Tuesday, November 20, 2018
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Anyone can ski powder: Part II—Revisited

Dear Than,
First of all, happy 40th birthday. You have been an amazing friend and advisor for over 16 years. As a birthday tribute, I decided to bust out an old editorial that you inspired six years ago. Thanks for helping me see that the glass is not just half-full, but that the glass is overflowing. So, here it is from the Golden Vault in fresh ink at the start of a fresh ski season. Have a great winter, old timer.

Your brother,
Pat

(Editor’s Note: This piece originally ran November 22, 2002 but it sure seems pertinent today…)

It’s snowed five feet since September. Last year by this time, it hadn’t snowed five inches. In preparation for last winter’s ski season, Than Acuff, one of the local producers of our weekly small town pulp, wrote an editorial entitled, “Anyone can ski powder.”
Anyone can ski powder? What? That’s like saying, “You may only go around once, so get plenty of sleep.”
For some, Than’s title was confusing, but for me it’s crystal clear and has been since I first heard it at the end of a backcountry run two years ago. The conditions were wind-crusted, breakable, heinous. When we got to the bottom, I turned to Than.
“Well?”
“WELL?!” he responded like Robert Duvall in Apocalypse Now. “Well, let’s take another run. Anyone can ski powder!”

This winter might be huge. This winter might not be huge. But here comes the one-question test: Can you be a positive member of this community through a few tough or lean years? As a friend of mine always says, “When the going gets tough, the tough turn pro.” Let’s turn pro this winter.
I’m not in Salt Lake City, Lake Tahoe, or Vail for a reason. No, “This is not Vail.” This is Crested Butte—a tough old mining town turned resort town that has seen its fair share of booms and busts. I don’t know what the future holds, but I’m staying.
I’ll teach your children; I’ll play you tunes on KBUT; I’ll say “hi” on Elk Avenue; I’ll welcome the new ski bums this fall like I was welcomed during the mid and late ‘80s by those that came before me and stayed—Vic and Candy Shepard, Frank Magri, Gary Prechter, Xavier Fane, Dean Kooiman, Jimmy Faust, George Reinhardt, Glo Cunningham, Steve Griggs, Jill Barr, Art Thilquist, Dave Scheefer, Angie Hornbrook, Mark Hochradel, Tuck, Aaron Lypps… the list goes on and on and on. But here’s the punch line. All of those who acted as my “welcoming committee” 15 or 16 years ago are still here today making Crested Butte a bit more colorful, fun, funky, kind, and real.
It’s not about powder. It’s about a history that has heart and soul. It’s about bringing something to the party. It’s about giving back to the town. It’s about being kind to people. It’s about skiing on a nasty day and loving it. It’s about appreciating the raw beauty of this valley. It’s about remembering your first winter. It’s about having the humility to know that the goofy label of “local” doesn’t mean a darn thing. It’s about getting off the better-than, “I’ve been here 16 years” trip and realizing that you’re just one, small member of a larger, ever-changing, and often dysfunctional family. I’m no better than the Texas tourist or the sledneck or the second homeowner on the hill or the new hippie in town. No, this is not Vail or Sun Valley or Monarch or Dry Hill, N.Y. or Toledo or Newark. This is Crested Butte. Any more questions?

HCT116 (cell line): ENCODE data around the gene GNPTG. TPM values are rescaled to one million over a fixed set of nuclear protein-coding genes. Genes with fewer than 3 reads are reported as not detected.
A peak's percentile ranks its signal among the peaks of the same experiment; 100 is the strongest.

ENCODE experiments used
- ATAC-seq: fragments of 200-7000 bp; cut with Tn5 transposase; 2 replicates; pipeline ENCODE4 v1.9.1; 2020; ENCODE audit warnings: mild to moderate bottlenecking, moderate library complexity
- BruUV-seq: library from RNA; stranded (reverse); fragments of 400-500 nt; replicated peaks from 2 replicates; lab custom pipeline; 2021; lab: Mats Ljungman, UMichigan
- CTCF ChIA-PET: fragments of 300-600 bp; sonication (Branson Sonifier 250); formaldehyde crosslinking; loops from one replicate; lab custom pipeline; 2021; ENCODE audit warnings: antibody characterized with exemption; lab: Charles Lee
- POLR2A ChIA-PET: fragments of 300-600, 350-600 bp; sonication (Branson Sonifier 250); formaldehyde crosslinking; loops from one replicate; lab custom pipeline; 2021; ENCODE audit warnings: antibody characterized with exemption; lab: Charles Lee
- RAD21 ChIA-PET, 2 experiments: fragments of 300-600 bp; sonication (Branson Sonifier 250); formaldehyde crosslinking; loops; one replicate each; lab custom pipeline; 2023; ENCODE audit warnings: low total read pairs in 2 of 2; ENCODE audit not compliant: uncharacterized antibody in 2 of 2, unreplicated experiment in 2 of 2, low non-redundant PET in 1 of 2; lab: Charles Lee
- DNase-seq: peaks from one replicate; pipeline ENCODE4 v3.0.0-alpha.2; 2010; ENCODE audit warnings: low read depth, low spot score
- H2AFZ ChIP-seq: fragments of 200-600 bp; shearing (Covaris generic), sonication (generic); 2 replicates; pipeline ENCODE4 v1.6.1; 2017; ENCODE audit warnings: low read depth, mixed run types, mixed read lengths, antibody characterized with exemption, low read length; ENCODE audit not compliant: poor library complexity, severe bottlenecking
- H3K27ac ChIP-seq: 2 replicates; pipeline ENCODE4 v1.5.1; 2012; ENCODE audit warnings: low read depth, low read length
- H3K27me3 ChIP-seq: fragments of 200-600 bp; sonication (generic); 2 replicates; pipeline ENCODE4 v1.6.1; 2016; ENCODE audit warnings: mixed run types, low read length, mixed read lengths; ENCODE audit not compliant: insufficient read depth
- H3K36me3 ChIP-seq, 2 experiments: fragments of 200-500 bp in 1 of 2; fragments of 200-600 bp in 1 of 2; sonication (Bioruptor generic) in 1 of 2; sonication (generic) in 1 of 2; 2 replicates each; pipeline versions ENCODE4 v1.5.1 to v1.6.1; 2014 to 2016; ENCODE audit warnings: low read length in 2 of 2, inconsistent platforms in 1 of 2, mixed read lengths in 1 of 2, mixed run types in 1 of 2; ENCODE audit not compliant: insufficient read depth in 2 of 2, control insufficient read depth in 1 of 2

A lot of people these days are nervous about the future. Will the economy bounce back? Are we going to war with Iraq? Why did I invest in the stock market? Are my T-shirts going to sell? Do I dare disturb the universe?
What does the 2002-2003 winter season have in store for us? The fact is we really don’t know. But, let’s help usher in a self-fulfilling prophecy of positivity, hope, and bliss rather than that of negativity, fear, and despair.
Anyone can ski powder?
Yes, that odd paradox is the essence of my 16-year experience in Crested Butte. I’m not here for annual snowfall or the potential for upward mobility. I live in Crested Butte because as James Brown, the Godfather of Soul, says, it’s “got soul, and it’s super bad.” I live in Crested Butte because its natural beauty has saturated every cell of my body. Words cannot express my gratitude for this valley, town, and its people. Yeah, I can ski powder. You just lean back and wiggle. How hard is that?
So put down the national newspaper for a minute. Say “hi” to the new 22-year-old ski bum in town. Have faith that the economy will bounce back (think globally; ski and shop locally). Take a good, long look at Paradise Divide. And when the eager newcomer gives you his best Opie Taylor look and proclaims, “Gosh, I hope it snows a lot this winter,” put on your best Clint Eastwood face and say, “Hey, kid, anyone can ski powder. Welcome to the greatest ski town in the West.”
No, this is not Vail. This is Crested Butte. Pure and simple. If it dumps this winter, great. If it doesn’t dump, great. Many of us live in the Gunnison Valley for reasons which words simply cannot express. So why bother? Have a great winter. I’ll see you in the lift line. Until then, stay positive, stay tenacious, stay open-minded, stay human.

Patrick O’Neill

Crested Butte skier, teacher, DJ, citizen

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